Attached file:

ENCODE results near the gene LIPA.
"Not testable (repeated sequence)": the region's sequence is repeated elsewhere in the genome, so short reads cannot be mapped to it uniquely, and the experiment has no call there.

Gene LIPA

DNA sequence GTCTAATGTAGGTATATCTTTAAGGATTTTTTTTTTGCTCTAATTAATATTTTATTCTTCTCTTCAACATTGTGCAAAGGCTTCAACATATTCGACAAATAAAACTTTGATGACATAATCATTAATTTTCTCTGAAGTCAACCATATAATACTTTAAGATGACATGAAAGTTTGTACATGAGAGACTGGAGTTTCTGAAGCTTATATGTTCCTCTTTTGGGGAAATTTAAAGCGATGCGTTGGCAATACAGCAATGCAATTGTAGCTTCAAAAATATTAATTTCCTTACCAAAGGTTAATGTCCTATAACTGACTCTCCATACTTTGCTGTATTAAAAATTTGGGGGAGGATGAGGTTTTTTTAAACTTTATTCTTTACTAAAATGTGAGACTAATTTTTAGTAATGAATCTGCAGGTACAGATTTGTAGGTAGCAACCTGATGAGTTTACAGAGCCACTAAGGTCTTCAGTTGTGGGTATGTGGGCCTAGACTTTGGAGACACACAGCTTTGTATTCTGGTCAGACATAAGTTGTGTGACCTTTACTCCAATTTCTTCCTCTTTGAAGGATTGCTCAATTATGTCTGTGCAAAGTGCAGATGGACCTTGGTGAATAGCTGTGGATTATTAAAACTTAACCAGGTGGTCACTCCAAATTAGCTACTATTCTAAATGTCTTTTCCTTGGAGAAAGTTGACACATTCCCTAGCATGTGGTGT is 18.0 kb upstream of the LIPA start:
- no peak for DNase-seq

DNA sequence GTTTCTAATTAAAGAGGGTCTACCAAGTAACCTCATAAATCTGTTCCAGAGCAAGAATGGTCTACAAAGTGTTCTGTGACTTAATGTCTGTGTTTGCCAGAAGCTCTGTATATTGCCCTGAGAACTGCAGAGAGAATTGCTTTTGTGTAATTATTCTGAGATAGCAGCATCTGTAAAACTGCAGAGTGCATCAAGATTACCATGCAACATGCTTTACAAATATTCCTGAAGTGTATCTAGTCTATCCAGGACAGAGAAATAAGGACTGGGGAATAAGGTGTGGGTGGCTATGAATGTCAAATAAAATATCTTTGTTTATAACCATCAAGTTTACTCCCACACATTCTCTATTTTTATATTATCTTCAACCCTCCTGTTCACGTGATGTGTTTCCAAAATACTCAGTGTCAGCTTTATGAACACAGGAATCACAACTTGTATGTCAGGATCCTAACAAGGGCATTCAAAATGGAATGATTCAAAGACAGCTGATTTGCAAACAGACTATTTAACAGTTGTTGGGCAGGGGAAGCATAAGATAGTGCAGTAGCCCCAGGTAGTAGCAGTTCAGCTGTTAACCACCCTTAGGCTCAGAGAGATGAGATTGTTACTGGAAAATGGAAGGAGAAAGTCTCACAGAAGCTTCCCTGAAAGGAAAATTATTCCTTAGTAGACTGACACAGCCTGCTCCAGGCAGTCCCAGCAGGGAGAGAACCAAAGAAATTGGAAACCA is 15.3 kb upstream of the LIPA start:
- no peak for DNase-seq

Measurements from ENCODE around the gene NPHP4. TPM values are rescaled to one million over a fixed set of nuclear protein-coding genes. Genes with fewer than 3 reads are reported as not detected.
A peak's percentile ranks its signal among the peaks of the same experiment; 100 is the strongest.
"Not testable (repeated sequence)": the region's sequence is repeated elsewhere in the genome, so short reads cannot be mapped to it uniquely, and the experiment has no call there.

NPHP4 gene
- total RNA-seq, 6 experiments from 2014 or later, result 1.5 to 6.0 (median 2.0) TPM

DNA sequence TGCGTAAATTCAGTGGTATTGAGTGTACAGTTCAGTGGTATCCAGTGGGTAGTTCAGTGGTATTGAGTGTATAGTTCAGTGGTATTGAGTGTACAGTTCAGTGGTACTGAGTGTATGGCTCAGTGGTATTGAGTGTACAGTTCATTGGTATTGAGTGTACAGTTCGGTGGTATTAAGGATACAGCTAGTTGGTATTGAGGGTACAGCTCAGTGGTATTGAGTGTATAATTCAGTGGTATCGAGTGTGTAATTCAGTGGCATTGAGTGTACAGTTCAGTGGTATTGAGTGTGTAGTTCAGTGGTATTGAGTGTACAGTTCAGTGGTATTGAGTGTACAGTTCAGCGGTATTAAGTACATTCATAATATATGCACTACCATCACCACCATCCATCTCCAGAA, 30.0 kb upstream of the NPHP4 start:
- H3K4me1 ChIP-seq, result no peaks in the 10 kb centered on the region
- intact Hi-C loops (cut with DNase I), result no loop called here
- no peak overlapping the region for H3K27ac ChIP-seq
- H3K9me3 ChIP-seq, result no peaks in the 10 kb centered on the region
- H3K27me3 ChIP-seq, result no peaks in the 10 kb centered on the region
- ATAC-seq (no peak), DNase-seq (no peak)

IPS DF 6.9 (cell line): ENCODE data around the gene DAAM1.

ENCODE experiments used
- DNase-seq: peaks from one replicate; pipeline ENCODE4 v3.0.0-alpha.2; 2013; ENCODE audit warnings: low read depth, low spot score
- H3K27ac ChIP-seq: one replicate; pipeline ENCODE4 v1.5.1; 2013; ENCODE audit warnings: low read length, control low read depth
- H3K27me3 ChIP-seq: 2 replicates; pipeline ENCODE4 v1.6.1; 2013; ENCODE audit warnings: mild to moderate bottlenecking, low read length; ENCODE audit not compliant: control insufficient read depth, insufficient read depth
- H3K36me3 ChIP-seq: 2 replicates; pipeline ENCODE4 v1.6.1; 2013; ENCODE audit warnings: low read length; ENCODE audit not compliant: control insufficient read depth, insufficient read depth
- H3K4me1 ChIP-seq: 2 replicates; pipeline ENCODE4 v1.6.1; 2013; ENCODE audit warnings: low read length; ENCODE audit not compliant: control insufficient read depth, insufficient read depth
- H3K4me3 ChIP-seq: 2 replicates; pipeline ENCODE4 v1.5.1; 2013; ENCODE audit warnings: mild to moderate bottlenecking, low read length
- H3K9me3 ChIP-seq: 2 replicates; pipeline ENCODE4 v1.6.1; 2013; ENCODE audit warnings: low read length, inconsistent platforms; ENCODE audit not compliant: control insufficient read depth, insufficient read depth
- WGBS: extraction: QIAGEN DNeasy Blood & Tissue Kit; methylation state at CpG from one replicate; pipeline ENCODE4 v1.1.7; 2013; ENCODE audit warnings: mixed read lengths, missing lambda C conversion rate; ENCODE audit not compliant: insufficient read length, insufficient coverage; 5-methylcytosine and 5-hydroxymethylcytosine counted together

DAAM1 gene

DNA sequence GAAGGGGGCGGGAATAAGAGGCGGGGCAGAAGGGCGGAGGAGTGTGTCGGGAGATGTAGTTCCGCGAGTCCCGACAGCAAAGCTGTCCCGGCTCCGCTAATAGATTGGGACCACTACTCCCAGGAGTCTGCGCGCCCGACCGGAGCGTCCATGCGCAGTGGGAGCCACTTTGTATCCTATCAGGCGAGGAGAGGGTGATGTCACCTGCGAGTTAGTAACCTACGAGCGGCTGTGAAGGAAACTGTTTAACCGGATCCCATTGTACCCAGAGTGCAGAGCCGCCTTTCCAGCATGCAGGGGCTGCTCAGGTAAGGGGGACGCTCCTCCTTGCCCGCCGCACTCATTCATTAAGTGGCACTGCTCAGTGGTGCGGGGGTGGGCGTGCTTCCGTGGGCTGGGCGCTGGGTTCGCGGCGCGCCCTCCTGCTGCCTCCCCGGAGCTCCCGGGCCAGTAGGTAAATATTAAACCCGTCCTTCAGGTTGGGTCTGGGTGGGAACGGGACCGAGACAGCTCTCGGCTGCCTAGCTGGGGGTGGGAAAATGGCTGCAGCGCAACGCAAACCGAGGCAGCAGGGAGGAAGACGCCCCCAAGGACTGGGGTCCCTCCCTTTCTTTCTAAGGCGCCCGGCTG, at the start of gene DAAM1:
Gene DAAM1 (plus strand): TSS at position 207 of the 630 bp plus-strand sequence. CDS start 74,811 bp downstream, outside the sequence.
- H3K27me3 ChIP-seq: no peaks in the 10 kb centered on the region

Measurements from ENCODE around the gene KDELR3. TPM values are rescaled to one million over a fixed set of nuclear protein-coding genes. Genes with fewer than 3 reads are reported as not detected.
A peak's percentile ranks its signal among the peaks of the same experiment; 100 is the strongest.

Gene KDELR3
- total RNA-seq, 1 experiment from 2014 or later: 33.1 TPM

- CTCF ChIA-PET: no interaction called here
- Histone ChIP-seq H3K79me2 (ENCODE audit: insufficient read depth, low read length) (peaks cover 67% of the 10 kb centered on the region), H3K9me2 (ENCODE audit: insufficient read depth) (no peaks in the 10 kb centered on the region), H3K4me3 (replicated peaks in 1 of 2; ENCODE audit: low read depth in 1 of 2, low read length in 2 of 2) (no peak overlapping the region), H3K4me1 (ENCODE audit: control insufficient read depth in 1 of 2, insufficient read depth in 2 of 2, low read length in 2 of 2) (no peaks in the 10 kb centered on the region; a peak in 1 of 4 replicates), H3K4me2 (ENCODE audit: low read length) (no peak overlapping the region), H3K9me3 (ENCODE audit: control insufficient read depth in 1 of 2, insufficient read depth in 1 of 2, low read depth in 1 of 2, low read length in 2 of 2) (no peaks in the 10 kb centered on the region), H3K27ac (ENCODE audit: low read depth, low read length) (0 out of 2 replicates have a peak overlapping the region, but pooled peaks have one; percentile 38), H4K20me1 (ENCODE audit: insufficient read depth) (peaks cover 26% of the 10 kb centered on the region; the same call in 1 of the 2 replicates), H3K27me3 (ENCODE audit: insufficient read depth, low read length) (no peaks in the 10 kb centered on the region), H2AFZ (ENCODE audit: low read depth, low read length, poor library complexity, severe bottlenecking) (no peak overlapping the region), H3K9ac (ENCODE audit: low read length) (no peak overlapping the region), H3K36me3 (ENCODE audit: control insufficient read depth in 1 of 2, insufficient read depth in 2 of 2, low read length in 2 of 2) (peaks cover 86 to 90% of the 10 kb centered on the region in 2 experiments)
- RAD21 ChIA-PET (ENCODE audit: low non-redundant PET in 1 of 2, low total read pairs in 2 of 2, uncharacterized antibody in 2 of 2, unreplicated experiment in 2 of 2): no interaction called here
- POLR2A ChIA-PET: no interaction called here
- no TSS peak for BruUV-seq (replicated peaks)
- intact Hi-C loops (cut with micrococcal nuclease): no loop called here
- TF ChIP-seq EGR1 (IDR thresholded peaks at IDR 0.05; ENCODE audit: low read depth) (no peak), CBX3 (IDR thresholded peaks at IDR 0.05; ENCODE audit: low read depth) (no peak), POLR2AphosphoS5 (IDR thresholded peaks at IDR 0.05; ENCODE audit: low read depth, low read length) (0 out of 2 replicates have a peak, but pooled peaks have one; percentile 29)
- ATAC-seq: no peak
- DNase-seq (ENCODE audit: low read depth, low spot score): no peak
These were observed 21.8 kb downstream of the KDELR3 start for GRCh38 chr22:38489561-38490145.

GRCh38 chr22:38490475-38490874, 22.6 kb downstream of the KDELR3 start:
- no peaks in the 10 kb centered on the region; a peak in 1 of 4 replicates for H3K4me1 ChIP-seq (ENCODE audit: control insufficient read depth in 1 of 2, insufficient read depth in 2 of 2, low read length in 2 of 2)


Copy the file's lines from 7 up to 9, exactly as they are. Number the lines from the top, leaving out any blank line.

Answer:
- no peak for DNase-seq

Measurements from ENCODE around the gene NPHP4. TPM values are rescaled to one million over a fixed set of nuclear protein-coding genes. Genes with fewer than 3 reads are reported as not detected.
A peak's percentile ranks its signal among the peaks of the same experiment; 100 is the strongest.